$F\text{:}R>\left[0,1\right],F\left(x\right):={\int}_{\infty}^{x}p\left(y\right)dy$
wherein p(y) is the probabilitydensity function of the noise signal; wherein y is a noise signal threshold value, and wherein the step of providing includes specifying the noise signal threshold values in accordance with the following equation:${x}_{i}:{F}^{1}\left(\frac{i}{{2}_{n}}\right),i\in \left\{0,\dots \text{\hspace{1em}}{2}^{n}\right\}$
wherein i is a control variable, wherein F^{−1 }is an inverse function of the function F, and wherein x_{i }is the noise signal threshold value sought.  [0014]The present invention is based on the findings that a random number having two or more digits may be generated from sampling a noise signal by taking advantage of the stochastic properties of the random process. This is made possible by the fact that the domain of definition of the probabilitydensity function of a random process, such as the shot noise of a diode or an ohmic resistor making thermal noise, or a controllable oscillator controlled by a noise signal, is divided into domains of equal probability so as to occupy one or several digits of the random number, depending on whether a noise signal sample is present in one of the several domains.
 [0015]Depending on the embodiment, the digits of the random number are interdependent and are thus no random bits in the binary case. The numbers defined by the independent digits, however, are random numbers with maximum information. In applications where random numbers are needed whose number of digits is equal to the number of digits of the random bits, the random numbers with interdependent digits may suffice. For this purpose it is sufficient to divide the domain of definition of the probabilitydensity function into at least two domains so as to generate a random number with two—interdependent—digits, the random number 01 being output, for example, when the random number is in the first domain, and the random number 10 being output when the number is in the second domain.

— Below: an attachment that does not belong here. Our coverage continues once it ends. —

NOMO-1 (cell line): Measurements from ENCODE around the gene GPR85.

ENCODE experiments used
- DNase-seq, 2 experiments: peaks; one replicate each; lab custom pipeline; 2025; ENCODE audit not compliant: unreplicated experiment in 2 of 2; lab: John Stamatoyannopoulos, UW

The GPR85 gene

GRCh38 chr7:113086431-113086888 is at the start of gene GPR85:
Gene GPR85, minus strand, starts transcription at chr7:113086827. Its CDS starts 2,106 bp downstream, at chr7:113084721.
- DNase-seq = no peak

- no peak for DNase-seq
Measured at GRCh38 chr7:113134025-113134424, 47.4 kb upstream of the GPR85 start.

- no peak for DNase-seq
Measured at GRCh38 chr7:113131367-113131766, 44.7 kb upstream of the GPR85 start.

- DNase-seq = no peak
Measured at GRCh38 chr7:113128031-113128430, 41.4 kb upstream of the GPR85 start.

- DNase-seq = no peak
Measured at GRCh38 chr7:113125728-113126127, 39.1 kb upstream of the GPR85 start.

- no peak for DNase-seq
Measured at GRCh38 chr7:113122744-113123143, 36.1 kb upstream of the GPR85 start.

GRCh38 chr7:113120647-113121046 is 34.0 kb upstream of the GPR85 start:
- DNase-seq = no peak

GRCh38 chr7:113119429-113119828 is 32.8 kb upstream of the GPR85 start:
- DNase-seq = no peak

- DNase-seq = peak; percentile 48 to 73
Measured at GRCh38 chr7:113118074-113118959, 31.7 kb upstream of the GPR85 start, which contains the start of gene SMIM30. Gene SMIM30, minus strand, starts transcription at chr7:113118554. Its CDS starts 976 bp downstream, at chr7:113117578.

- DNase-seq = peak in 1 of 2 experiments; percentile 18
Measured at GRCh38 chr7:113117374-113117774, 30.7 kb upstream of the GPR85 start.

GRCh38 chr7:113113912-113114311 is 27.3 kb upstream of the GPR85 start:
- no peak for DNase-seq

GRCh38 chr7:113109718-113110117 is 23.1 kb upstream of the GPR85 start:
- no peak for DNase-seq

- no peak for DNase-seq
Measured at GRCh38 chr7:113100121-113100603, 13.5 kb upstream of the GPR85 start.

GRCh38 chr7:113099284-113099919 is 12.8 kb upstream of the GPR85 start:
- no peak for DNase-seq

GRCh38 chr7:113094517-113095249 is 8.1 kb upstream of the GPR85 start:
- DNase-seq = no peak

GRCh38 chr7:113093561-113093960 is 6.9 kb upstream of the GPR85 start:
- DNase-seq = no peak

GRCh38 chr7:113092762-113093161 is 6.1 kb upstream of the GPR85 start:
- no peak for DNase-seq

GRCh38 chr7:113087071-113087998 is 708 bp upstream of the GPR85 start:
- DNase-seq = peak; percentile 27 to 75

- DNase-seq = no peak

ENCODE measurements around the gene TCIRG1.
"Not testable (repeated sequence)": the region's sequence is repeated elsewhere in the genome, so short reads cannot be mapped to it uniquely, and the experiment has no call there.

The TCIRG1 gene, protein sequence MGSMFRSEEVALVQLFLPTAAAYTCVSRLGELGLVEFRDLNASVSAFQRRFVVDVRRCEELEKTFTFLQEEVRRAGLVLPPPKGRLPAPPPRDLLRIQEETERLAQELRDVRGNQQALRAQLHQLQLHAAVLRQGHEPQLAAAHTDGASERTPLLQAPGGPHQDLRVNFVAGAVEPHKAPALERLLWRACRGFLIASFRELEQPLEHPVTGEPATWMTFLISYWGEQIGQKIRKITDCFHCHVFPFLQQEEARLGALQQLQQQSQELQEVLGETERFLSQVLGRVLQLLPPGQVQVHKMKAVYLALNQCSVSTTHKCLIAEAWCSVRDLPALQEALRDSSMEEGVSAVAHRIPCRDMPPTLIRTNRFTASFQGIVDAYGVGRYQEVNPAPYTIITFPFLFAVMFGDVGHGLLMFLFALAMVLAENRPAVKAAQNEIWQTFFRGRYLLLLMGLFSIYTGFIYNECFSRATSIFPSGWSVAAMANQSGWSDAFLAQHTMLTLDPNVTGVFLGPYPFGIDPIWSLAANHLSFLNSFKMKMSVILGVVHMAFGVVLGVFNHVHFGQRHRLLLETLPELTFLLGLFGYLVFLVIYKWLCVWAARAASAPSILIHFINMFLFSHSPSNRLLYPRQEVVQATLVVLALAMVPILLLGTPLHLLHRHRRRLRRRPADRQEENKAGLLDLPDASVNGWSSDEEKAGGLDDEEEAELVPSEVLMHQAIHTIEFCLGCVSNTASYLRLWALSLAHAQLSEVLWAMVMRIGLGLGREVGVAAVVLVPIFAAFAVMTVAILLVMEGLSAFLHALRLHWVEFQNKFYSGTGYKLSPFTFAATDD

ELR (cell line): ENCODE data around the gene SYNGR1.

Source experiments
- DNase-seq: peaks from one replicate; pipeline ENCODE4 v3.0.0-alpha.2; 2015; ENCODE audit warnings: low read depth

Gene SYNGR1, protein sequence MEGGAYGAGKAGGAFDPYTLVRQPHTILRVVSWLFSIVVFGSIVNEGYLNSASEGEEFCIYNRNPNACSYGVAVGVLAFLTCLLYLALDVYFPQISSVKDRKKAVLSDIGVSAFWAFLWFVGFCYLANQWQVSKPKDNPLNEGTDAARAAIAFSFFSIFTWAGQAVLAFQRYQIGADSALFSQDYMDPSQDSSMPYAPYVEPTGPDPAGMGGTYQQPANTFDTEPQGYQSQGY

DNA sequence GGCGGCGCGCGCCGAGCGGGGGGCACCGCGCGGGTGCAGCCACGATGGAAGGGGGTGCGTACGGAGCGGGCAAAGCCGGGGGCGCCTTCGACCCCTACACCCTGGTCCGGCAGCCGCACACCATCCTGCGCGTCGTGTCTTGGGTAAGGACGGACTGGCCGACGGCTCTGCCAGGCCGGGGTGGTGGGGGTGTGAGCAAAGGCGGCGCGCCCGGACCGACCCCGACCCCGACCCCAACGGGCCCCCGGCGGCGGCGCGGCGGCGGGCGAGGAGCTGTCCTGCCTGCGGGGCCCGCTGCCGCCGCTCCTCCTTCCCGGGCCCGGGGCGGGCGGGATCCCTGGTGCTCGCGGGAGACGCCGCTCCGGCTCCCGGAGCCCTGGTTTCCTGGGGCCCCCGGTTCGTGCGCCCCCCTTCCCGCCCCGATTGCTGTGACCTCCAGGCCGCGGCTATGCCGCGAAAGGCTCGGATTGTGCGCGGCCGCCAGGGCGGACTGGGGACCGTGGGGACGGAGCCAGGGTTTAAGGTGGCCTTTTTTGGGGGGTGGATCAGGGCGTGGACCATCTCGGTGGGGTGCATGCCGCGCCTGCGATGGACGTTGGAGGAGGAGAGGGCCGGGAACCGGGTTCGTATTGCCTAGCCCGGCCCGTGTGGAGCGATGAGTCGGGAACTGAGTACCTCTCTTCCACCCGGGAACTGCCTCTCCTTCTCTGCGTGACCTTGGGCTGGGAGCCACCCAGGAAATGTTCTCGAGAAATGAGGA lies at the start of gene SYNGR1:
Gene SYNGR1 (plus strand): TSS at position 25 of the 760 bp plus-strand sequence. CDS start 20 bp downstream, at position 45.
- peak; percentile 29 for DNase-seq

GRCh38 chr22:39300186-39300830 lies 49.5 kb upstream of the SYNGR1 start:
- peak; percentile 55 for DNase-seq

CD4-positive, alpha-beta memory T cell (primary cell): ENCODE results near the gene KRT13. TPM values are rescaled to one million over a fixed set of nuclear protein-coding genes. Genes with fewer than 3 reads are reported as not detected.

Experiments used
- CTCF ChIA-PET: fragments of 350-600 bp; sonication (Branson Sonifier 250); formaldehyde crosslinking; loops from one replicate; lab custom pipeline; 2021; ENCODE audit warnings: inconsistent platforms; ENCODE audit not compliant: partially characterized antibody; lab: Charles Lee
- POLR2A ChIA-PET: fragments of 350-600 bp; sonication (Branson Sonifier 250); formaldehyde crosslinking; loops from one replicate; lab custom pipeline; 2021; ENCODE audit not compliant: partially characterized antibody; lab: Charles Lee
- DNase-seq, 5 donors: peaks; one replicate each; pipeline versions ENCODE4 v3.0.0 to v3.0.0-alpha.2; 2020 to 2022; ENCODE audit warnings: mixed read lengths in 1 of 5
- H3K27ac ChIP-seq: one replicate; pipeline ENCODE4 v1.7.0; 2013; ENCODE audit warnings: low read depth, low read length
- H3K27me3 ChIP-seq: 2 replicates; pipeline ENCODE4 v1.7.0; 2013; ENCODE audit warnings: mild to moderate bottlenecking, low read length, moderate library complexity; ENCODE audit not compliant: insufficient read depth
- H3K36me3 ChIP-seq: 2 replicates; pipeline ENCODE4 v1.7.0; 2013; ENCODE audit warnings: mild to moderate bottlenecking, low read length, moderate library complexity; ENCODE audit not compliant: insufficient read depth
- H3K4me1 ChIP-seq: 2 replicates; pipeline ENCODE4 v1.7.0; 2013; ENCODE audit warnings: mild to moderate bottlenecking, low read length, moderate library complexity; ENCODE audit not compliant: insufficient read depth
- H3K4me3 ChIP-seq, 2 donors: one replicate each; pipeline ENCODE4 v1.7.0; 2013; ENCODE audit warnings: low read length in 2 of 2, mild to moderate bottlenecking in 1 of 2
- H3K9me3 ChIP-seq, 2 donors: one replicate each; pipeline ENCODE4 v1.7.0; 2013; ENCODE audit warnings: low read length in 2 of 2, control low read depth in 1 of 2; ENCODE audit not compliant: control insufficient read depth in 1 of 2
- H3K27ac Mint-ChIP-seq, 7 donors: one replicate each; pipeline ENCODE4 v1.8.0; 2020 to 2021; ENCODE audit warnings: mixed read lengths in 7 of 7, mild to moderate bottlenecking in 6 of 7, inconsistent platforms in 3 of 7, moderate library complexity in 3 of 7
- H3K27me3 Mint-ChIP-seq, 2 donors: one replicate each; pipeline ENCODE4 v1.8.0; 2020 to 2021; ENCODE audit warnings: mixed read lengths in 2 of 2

[0016]However, in applications where mutually independent “digits” of the random number—that is, in terms of information theory, genuine random bits—are required, the domain of definition of the probabilitydensity function must be divided into at least 4 domains (or 8, 16, 32, . . . domains) to generate a random number with random bits which are mutually independent in terms of information theory, the random numbers 00, 01, 10, 11 meaning that the random number is in the first, second, third and fourth domains, respectively. Since the digits are mutually independent, relatively long random numbers with more than two digits may be readily composed from these random numbers having at least two digits.